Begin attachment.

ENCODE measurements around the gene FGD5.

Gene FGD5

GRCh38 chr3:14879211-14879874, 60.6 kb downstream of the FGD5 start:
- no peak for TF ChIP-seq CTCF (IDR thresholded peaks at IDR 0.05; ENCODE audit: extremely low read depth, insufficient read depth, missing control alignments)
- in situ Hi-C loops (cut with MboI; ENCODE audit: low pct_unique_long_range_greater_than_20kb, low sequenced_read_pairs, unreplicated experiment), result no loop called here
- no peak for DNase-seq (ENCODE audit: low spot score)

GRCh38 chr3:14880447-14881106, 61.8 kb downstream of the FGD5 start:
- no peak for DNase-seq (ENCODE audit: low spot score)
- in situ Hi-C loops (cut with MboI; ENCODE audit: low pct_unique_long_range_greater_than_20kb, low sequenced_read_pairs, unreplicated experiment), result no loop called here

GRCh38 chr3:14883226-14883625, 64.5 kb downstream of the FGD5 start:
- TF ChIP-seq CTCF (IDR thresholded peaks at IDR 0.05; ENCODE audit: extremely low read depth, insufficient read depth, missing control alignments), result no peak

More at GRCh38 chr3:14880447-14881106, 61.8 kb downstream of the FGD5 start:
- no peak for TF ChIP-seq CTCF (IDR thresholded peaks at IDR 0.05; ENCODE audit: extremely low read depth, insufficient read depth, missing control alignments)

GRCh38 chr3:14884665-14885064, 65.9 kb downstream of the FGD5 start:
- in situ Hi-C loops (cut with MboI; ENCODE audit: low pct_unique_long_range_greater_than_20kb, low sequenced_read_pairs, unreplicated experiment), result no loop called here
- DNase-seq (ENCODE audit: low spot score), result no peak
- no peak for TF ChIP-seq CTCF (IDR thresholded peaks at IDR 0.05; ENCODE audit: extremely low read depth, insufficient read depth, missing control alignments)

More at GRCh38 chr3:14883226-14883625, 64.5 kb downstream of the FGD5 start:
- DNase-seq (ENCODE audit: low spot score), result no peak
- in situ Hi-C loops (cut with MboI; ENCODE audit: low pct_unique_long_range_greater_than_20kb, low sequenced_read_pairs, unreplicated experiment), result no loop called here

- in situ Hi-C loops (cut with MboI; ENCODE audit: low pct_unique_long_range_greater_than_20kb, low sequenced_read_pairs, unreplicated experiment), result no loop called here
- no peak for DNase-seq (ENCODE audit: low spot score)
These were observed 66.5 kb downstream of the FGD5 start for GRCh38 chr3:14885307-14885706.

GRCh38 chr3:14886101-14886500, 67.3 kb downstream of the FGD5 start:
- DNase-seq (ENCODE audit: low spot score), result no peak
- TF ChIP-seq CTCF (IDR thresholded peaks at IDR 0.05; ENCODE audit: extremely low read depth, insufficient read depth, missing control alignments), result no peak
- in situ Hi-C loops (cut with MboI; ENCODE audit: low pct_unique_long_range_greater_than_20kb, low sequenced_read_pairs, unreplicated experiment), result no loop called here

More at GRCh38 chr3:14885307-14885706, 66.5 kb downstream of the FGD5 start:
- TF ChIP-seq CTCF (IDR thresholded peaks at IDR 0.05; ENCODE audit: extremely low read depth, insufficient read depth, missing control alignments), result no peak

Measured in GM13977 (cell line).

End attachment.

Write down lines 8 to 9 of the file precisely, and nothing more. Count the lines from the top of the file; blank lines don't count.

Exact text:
- no peak for DNase-seq (ENCODE audit: low spot score)
- in situ Hi-C loops (cut with MboI; ENCODE audit: low pct_unique_long_range_greater_than_20kb, low sequenced_read_pairs, unreplicated experiment), result no loop called here